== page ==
High-tech farming

For more than 10,000 years humans have been farming on this planet. Over time farmers have developed tools such as the tractor and fertilizer to make the practice more efficient. Now a team at Pennsylvania State University applied research laboratory is using 3D imaging, machine learning algorithms and the power of a laser to take farming to a whole new level.


For more than 10,000 years, humans have been farming on this planet.

Over time, farmers have developed tools such as the tractor and fertilizer to make the practice more efficient.

Now a team at the Pennsylvania State University Applied Research Laboratory is using 3-D imaging, machine-learning algorithms, and the power of a laser to take farming to a whole new level.

Here's a look.

A laser isn't a typical tool for the agriculture industry, but Ben Hall and his State College-based company, L4IS, don't have a typical origin story.

I'm not a biologist.

I actually abhorred biology in high school, although I'm very ashamed of that now.

I think it's fascinating.

Hall was working with lasers at the Penn State Applied Research Lab when crop scientists came to him with a question.

Could lasers help them cut samples from a root?

What they were doing over in the Horticulture Department was they were cutting these under a microscope -- really, really thin, little slices, about 100 microns, which is about the thickness of a piece of paper, you know, with a razor blade.

You have a lot of human error, crushing it, tearing it, cutting it crooked, too thick.

But it's a very slow process, and they would end up on the usable slices, which they'd get about three to five per hour.

Not only did the laser work, it could churn out 11 samples a second.

The collaboration led to a grant from the National Science Foundation.

That led to another opportunity.

The grant had me cutting like 2,000 of these roots and putting the little pieces into a vial and then trudging across campus to give it to them.

But I was just thinking, 'If I could just image it here, then I wouldn't have to walk across campus, and I could e-mail the files.'

So instead of cutting samples, Hall decided to destroy one by slowly pushing it through the laser sheet and recording it with a high-magnification lens.

And it was the next morning.

I was thinking, like, 'Well, each frame in this video represents essentially a slice of this object.'

If I could just find a way to take out the frames and stack those frames up, you know, be able to reconstruct the three-dimensional root.

By the time I was finished eating breakfast, I found two programs to do it that were free, and there in front of me was this rotating three-dimensional model of a root.

The images you are looking at were all created the same way.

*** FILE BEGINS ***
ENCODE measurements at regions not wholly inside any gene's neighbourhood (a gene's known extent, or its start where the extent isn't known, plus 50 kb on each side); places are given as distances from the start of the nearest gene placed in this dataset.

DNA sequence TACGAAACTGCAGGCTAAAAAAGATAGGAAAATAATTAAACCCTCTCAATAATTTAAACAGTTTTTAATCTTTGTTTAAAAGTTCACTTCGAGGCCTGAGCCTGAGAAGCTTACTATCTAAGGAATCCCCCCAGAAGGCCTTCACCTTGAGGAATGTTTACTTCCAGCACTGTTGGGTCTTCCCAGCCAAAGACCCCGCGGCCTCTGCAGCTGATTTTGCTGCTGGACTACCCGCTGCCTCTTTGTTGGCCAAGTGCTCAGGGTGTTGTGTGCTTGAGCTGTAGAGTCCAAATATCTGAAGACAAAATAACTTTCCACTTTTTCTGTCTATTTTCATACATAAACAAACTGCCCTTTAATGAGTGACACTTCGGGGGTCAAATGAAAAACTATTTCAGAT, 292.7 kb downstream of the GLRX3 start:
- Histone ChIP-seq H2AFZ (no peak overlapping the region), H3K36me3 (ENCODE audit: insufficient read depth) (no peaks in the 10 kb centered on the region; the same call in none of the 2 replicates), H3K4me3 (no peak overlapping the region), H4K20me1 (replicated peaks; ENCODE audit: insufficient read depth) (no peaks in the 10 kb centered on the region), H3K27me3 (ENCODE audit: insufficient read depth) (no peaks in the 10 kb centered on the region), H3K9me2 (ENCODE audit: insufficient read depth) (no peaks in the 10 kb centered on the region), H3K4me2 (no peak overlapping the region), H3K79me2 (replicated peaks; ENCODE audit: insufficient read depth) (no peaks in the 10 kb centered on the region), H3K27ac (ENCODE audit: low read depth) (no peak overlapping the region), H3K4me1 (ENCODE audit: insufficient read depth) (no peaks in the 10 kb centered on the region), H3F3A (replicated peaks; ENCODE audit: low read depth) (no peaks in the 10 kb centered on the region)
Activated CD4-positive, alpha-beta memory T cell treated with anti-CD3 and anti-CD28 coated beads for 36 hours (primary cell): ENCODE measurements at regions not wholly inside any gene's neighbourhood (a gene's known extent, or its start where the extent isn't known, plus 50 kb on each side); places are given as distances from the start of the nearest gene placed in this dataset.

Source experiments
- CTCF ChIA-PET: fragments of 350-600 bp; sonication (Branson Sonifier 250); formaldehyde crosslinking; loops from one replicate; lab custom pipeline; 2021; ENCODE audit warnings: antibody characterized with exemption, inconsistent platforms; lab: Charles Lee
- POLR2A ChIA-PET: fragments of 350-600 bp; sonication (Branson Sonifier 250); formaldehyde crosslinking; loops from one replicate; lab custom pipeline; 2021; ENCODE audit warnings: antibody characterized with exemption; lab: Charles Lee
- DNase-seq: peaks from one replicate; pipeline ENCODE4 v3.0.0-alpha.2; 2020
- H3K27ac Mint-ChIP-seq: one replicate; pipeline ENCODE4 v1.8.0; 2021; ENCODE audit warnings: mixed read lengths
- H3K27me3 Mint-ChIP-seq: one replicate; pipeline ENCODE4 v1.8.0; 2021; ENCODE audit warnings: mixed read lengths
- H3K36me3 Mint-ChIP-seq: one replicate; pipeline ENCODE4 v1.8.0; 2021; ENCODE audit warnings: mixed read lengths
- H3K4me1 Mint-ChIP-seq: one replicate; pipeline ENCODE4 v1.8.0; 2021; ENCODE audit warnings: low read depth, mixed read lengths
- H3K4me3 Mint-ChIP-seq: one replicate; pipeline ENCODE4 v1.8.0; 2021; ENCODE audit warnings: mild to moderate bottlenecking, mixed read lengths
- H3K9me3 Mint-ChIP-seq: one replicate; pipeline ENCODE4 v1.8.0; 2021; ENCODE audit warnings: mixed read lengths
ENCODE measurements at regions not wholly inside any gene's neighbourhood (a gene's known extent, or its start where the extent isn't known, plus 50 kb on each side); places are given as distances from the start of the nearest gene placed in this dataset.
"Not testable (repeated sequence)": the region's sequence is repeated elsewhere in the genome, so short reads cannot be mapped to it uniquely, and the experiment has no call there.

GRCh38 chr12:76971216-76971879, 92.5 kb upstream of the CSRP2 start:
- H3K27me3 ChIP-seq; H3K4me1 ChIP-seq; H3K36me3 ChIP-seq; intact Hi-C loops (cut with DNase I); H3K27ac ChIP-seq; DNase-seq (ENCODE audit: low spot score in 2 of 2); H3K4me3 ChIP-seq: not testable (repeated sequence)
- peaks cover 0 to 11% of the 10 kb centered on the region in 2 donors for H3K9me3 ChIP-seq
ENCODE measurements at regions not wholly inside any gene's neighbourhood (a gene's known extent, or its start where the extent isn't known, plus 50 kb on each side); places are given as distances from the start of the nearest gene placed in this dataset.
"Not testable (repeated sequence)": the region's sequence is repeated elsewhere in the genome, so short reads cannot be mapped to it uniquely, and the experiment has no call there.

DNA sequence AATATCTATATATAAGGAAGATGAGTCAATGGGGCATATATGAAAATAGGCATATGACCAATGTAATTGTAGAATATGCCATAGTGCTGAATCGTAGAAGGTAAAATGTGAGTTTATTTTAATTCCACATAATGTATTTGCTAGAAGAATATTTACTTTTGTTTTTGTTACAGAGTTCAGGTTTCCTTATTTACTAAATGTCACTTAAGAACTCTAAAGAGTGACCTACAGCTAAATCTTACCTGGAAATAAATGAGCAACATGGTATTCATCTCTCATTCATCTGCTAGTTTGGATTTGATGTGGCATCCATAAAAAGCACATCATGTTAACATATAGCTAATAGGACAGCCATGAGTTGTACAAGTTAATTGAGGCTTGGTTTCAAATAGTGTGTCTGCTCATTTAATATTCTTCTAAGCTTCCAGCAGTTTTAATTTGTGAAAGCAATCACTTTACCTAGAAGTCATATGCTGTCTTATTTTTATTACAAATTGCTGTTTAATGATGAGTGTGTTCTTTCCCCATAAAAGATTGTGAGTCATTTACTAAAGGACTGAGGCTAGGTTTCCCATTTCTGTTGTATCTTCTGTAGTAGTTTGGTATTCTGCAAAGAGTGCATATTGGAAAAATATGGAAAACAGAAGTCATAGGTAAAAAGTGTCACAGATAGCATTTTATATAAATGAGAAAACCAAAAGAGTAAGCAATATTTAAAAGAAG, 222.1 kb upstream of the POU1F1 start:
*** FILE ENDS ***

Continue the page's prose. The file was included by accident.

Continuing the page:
Hall and his partners patented the process.

It's called Laser Ablation Tomography.

It creates a high-resolution 3-D digital structure by photographing the original sample as a laser vaporizes it, slice by slice.

This is a scan created from the back half of a yellow jacket.

It shows subtle textures in connective tissue.

You can even peel off individual layers for a virtual dissection, revealing internal structures and organs.

This is the largest image Hall has produced -- a hummingbird from beak to tail.

These are pretty pictures, and videos are interesting and scientifically valuable a little bit.

But what's more important is making sense of this, is extracting the data out of it.

The speed and accuracy of Laser Ablation is already helping scientists analyze plant structure to interpret DNA.

Default program.

They'll grow 500 plants with gene 'A' turned off and one with gene 'A' turned on, and it'll scan through those.

It will get the data, and then we apply machine-learning algorithms and pattern recognition to then map out these different things that they want to see.

The technology is already being used by researchers at Penn State to help develop crops that can grow in dry, low-nutrient soils.

It's also helping them understand complicated interactions.

This sample shows the root, the soil, and everything in it.

The bright colors you see correspond to different chemicals.

Yeah, to the legs.

Analysis like this could help farmers cut back on pesticides and fertilizer, but Hall thinks there are even deeper discoveries on the horizon -- molecular discoveries that could unlock clues about the building blocks of life.

It's just like letters of the alphabet.

There's 26 of them, and there's probably a similar amount of chemical elements that we're constructed out of.

But then the words that they form, you know, there are 10,000 words.

We have 26 letters, but the way they're put together is important.

So looking at and trying to determine which one of those 10,000 you're looking at, that's the harder part, but it's, you know, it's a frontier.

It's really cool to try to figure that out.